The Benefits of Six Sigma
Six Sigma emerged in the 1980s as an innovative approach to process improvement and waste reduction in manufacturing. Now, with a growing group of professionals trained in Six Sigma methodology, it is being implemented in various industries to achieve efficiency and customer satisfaction. To learn more, checkout this infographic created by Rutgers University’s Online Master in Business Administration program.
What is Six Sigma?
Sigma is a statistical symbol for the standard deviation. Six sigma, therefore, pertains to six standard deviations between the mean value of a process and the customer’s specification limit. It also denotes a set of techniques used to improve business processes and minimize product defects. Let’s explore this definition in concrete terms.
If a business runs at one sigma, then the defect rate is 69% with 691,462 defects per million opportunities (DPMO). At two sigma, this drops to 31% or 308,538 per million. At three sigma, it becomes 6.7% or 66,807 per million. These are clearly unacceptably high failure rates. The specific goal of six sigma is to lower the chances that customers will encounter bad products to only 0.00034% or less. This is equivalent to just 3.4 defective units per million.
A Brief History
It all began in the mid-80s when Engineer Bill Smith noticed a correlation between a product’s market performance and manufacturing adjustments. He met with Motorola CEO Bob Galvin who was impressed by his logic. The two develop a quality program called Six Sigma that aims to reach the 3.4 DPMO standard.
The program resulted in tangible success for Motorola. Soon other tech companies like IBM, Kodak, and Texas Instruments became its partners in creating a research institute dedicated to this brand of quality control. By 1996, General Electric CEO Jack Welch launched the program in his company and helped to popularize the techniques on a global scale. Adoption became massive with 75% of quality improvement professionals adhering to its principles by 2011. It is now used not only in manufacturing but also in government, healthcare, education, and the service sector.
The Importance of the Program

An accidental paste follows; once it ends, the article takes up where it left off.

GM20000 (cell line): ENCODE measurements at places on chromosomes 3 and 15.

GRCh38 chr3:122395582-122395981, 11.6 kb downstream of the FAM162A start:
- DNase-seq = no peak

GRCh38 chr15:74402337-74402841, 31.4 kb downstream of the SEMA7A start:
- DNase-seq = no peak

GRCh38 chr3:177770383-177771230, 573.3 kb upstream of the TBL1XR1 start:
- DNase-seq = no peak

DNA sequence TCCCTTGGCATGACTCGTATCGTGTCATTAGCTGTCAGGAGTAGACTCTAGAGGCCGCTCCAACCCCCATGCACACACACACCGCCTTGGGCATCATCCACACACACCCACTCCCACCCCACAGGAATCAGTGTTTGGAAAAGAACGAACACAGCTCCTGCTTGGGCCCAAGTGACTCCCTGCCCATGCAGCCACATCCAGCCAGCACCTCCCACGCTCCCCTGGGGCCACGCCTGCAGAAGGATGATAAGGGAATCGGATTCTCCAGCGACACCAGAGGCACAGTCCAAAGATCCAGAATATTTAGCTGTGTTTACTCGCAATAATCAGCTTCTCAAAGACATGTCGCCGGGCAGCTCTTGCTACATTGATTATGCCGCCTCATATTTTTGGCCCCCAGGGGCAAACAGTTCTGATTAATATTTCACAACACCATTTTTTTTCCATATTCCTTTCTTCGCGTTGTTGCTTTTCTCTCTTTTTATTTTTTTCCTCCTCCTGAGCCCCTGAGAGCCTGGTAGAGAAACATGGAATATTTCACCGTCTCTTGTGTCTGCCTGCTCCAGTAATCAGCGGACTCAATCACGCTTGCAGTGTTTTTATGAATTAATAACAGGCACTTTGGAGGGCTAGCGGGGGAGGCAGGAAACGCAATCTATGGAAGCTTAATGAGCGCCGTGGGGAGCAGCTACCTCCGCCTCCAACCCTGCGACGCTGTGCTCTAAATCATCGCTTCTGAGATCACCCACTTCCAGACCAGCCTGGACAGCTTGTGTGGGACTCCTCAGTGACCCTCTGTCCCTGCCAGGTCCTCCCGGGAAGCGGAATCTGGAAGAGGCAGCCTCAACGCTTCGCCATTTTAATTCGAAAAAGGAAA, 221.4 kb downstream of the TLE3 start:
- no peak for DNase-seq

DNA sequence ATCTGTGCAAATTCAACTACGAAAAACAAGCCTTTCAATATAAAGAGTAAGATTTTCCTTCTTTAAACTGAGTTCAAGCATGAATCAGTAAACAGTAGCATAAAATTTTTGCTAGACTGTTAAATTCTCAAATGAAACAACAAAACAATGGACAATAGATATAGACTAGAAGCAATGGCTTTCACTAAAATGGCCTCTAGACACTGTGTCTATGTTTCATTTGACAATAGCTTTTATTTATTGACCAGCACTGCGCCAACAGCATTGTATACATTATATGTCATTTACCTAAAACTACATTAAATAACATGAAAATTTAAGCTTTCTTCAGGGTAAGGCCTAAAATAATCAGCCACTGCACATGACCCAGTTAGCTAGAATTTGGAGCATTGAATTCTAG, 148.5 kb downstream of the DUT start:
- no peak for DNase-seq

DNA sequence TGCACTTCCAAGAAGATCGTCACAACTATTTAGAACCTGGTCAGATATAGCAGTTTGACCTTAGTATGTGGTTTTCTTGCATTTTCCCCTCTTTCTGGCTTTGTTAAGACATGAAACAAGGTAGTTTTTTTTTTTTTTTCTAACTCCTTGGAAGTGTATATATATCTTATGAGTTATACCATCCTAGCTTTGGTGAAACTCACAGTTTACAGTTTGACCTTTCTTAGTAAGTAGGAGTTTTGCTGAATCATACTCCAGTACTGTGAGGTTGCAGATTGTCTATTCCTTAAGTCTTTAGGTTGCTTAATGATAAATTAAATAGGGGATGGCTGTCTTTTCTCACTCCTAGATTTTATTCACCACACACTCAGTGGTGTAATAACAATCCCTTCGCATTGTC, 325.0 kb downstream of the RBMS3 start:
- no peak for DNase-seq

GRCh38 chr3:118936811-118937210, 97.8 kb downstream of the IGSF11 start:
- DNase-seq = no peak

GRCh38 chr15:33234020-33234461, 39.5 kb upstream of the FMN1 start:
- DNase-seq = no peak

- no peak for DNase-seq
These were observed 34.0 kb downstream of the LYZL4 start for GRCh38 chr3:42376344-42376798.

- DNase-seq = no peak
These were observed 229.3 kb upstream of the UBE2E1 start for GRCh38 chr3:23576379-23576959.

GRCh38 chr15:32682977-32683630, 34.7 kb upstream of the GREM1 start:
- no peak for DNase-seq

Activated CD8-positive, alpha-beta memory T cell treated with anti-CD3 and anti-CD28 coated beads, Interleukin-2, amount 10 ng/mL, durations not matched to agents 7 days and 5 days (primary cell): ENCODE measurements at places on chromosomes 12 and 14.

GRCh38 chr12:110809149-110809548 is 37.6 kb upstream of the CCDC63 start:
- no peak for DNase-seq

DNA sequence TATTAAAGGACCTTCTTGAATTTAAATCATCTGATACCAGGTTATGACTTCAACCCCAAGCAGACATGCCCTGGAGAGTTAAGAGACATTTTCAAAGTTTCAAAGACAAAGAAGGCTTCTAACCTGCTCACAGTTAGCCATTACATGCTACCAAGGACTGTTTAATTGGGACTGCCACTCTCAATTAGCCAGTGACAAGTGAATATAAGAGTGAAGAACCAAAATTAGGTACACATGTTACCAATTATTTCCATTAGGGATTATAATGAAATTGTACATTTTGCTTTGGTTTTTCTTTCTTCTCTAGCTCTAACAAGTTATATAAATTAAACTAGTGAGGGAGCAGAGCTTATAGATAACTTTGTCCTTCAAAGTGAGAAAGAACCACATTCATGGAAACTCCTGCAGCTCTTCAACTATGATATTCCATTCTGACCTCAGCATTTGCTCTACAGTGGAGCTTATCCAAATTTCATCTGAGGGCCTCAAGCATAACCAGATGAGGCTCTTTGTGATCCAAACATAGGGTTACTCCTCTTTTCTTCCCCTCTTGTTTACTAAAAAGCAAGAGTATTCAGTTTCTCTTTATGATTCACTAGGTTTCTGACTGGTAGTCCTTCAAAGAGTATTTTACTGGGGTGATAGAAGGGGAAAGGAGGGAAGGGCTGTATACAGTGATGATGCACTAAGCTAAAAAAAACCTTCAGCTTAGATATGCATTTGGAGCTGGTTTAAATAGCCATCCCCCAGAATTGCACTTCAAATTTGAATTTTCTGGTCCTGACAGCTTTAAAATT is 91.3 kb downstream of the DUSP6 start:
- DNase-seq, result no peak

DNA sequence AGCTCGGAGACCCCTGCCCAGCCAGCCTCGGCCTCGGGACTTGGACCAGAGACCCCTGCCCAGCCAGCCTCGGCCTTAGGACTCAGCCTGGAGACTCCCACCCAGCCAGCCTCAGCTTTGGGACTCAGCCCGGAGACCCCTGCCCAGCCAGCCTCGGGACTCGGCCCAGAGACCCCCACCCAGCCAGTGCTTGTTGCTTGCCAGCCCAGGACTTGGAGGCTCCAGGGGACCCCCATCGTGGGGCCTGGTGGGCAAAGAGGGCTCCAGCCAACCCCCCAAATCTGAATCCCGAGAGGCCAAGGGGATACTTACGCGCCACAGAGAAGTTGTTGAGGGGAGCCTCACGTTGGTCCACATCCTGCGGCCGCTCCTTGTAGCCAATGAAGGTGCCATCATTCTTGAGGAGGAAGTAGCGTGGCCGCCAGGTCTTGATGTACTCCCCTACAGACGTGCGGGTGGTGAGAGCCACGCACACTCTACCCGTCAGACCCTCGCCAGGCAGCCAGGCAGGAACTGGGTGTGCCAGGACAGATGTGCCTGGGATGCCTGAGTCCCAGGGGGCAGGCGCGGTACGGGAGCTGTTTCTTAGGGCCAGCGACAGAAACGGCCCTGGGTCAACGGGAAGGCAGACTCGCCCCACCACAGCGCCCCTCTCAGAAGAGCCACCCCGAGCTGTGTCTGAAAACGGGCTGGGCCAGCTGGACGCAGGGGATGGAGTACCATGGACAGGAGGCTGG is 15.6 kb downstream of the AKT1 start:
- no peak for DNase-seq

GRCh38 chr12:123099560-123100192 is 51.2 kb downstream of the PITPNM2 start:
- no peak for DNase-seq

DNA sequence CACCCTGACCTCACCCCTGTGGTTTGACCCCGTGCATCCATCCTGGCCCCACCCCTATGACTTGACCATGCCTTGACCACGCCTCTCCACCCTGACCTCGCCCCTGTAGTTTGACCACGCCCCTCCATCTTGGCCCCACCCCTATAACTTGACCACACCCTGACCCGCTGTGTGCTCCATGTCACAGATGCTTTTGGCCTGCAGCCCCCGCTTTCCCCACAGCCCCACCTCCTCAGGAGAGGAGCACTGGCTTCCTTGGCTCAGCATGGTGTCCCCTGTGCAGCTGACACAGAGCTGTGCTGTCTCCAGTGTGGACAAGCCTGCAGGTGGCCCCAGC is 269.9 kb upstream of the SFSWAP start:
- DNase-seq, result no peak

The majority of US companies operate at 3s or 4s level. This lack of focus on quality results in wasted revenues. It is estimate that 15-40% of revenues are lost because of failure costs. By vastly reducing defects, Six Sigma is able to save companies valuable time and money. Cycle time can be cut and repair work may be trimmed down substantially. According to estimates, Fortune 500 companies have been able to save $427 billion since 1987 because of its implementation.
Implementing the Program
Prepare by choosing a project, selecting the staff, and training them in the process. Note that Six Sigma professionals are classified into different categories. Executives can align the program with the organization’s vision while Champions can translate this vision into a concrete deployment plan. Green Belts can assist with data collection and analysis. Black Belts can lead problem-solving projects but only a Master Black Belt can train others in the program.
A belt certification may be obtained from employers, professional associations, universities, and specialized institutes. The requirements for completion and length of training depend on the provider. There is no central agency that monitors training or lists the body of knowledge that must be included, though some principles have been widely adopted. The quality of the program will determine the value of certification obtained.
Return on Investment
Training staff is not a trivial matter with costs ranging from $3,000 to $100,000 per person. Yet companies continue to spend on their best and brightest knowing that the investment will pay off. Studies estimate that organizations recoup around $175,000 per project.
GE is an excellent example. In 1997, the company’s annual report stated that $300 was added to revenues after the implementation of Six Sigma. In the first 5 years of the program, stocks rose by $1 per share. Fortune 500 companies spend roughly 0.6% of their revenues on the program and get 5% savings in return. The experiences of Motorola, Allied Signal, Honeywell, and Ford confirm this.
A 2011 survey, 79% of quality improvement professionals agreed that Lean Six Sigma is a highly effective tool in improving efficiency and productivity. The vast majority also concurred that it raised levels of quality in the organization, reduced costs, enhanced competitiveness, and made a positive impact on employee safety. Nearly half saw improved innovation as well.
It is clear from these findings that Six Sigma is a truly remarkable tool that can help organizations achieve their core missions. Although training does require a substantial financial investment, the positive tangible results leave no doubt as to its worth.